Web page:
Post-Traumatic Stress Disorder
Post-traumatic stress disorder, or PTSD, has received a lot of attention lately due to the number of soldiers who have been affected by it after serving in a war. However, PTSD can also be caused by everyday events such as car accidents. In some cases, PTSD can interfere with your ability to interact with other people and participate in previously normal activities like work.
Thankfully, the Social Security Administration and other long-term disability providers recognize that mental illnesses can be just as disabling as physical ailments. If you are no longer able to work due to PTSD, you should consider filing for long-term disability benefits to help you during this difficult time. For experienced help, contact a knowledgeable Indiana long-term disability lawyer from Hankey Law Office, today at (800) 520-3633.
What Causes PTSD?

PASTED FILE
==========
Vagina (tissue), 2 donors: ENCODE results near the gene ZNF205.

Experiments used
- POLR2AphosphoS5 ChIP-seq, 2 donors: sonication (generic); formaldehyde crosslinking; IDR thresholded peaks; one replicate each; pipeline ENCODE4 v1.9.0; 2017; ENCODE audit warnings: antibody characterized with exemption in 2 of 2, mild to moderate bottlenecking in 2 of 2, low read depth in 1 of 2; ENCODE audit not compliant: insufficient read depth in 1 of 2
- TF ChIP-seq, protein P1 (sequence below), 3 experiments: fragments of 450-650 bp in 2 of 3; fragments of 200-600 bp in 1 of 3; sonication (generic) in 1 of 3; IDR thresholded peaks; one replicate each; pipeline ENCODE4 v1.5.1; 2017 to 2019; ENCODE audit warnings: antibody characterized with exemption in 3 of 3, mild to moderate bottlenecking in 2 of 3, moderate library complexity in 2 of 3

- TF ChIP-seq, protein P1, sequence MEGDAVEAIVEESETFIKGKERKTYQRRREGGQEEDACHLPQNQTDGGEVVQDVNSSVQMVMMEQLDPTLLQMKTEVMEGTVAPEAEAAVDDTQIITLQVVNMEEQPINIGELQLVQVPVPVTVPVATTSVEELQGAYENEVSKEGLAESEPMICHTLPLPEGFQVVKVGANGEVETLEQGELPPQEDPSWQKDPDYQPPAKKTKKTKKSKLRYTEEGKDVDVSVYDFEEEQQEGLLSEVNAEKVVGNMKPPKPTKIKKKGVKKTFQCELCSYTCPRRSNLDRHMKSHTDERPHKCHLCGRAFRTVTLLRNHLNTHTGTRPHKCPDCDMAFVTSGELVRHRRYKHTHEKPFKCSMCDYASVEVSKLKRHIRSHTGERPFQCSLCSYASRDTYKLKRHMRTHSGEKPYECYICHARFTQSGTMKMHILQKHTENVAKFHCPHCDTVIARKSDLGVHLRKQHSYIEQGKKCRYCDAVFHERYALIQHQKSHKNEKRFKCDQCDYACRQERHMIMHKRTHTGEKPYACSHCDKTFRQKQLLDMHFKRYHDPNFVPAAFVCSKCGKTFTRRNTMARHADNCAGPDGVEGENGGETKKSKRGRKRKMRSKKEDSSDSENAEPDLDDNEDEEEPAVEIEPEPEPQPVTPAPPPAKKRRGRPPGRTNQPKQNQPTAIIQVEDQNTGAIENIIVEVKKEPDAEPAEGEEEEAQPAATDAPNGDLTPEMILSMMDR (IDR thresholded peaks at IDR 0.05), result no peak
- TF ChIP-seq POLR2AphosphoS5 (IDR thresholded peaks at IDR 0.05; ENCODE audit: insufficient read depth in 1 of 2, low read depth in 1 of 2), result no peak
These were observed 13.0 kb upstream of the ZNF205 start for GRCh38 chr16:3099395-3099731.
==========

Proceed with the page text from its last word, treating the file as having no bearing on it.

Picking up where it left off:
When you see or experience a frightening event, the body releases a flood of hormones that trigger a “fight-or-flight” response. However, with PTSD, the response is abnormal, which can leave you feeling frightened or in danger even when you are not. Events that can trigger PTSD include:
- Natural disasters
- Car accidents
- Military combat
- Danger to loved ones
Symptoms of PTSD
The symptoms of post-traumatic stress disorder can prohibit you from functioning normally. If you have PTSD, you may experience symptoms such as:
- Vivid flashbacks
- Losing interest in things you once enjoyed
- Emotional numbness
- Inability to sleep
- Angry outbursts
- Feeling tense
These symptoms can disrupt your ability to communicate and interact with other people, as well as focus on your work. Sometimes, you may have to leave work and focus on recovery, like talking to a mental health specialist.
If you are experiencing PTSD or other mental health issues that interfere with your ability to work, you may be entitled to long-term disability so that you can rest and recover. To discuss your case, contact an experienced Indiana long-term disability attorney from Hankey Law Office, at (800) 520-3633 today.